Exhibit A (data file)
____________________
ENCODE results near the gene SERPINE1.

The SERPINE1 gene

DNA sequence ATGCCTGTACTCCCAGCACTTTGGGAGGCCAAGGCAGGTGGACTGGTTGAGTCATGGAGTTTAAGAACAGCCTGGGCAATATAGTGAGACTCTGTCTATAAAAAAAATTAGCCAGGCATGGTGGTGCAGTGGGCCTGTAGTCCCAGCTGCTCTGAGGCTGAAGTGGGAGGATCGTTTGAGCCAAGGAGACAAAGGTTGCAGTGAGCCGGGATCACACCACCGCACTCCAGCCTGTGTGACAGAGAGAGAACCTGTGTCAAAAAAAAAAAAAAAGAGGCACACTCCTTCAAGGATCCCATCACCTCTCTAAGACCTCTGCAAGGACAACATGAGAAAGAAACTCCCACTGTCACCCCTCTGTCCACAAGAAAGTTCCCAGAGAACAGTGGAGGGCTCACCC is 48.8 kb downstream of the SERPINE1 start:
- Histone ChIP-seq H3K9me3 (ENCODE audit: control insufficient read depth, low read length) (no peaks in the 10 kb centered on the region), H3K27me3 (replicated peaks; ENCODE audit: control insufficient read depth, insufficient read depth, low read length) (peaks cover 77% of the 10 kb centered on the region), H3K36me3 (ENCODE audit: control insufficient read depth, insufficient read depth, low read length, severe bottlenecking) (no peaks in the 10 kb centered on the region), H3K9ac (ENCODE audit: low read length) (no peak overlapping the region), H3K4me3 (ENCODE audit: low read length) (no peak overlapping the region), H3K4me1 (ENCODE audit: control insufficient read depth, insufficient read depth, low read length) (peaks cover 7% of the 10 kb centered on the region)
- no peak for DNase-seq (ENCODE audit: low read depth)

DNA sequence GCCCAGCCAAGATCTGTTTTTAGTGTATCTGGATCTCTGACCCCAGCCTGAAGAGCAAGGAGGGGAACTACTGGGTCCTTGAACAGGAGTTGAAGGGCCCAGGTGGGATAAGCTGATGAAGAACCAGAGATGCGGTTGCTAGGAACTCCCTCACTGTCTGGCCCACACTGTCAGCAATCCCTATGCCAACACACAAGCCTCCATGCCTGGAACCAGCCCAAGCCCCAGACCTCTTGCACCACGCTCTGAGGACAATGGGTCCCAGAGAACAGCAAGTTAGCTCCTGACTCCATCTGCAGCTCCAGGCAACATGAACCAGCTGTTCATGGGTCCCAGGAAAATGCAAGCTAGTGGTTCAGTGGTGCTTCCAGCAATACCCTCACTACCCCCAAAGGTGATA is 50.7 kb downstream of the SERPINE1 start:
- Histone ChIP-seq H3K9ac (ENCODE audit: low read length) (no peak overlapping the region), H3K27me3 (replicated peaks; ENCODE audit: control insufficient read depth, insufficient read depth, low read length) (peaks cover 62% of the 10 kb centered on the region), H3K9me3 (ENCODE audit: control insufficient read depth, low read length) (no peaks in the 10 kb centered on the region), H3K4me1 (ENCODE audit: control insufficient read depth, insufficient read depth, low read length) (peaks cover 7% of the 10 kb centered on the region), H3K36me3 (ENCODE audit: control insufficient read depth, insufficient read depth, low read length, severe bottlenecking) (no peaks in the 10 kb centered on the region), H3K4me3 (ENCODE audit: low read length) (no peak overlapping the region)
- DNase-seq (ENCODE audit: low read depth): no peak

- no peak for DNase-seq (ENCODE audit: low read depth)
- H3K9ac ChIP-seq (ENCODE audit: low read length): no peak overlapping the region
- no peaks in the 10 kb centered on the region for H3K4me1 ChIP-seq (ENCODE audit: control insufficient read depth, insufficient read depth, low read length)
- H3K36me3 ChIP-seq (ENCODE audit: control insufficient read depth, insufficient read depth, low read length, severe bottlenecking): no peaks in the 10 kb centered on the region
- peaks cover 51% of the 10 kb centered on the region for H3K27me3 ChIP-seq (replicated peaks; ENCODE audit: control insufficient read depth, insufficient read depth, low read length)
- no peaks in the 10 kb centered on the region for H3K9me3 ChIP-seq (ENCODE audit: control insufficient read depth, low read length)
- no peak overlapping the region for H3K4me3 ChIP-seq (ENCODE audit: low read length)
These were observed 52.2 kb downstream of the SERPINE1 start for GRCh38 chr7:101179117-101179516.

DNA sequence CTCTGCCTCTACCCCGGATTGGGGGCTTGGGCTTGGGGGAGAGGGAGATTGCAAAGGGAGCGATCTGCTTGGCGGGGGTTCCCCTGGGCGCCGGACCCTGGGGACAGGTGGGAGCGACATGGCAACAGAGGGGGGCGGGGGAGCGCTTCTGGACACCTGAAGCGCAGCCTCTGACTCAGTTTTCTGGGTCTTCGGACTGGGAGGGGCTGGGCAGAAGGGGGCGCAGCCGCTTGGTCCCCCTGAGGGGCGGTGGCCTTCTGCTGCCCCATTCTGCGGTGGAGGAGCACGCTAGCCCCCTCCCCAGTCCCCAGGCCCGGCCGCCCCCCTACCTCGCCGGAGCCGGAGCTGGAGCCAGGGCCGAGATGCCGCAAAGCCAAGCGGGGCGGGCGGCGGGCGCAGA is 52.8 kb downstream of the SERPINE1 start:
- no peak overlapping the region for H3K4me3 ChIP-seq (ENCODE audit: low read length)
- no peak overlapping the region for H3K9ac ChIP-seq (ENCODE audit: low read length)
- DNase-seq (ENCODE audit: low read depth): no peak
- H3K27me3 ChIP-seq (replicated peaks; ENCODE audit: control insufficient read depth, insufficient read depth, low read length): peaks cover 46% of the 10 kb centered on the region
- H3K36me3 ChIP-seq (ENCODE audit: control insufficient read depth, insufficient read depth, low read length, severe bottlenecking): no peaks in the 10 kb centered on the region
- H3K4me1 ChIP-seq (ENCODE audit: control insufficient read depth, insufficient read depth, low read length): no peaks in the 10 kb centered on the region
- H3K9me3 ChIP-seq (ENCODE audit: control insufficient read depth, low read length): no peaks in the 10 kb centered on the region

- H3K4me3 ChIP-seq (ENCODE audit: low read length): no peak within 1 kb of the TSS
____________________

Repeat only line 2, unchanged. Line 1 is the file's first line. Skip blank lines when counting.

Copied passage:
The SERPINE1 gene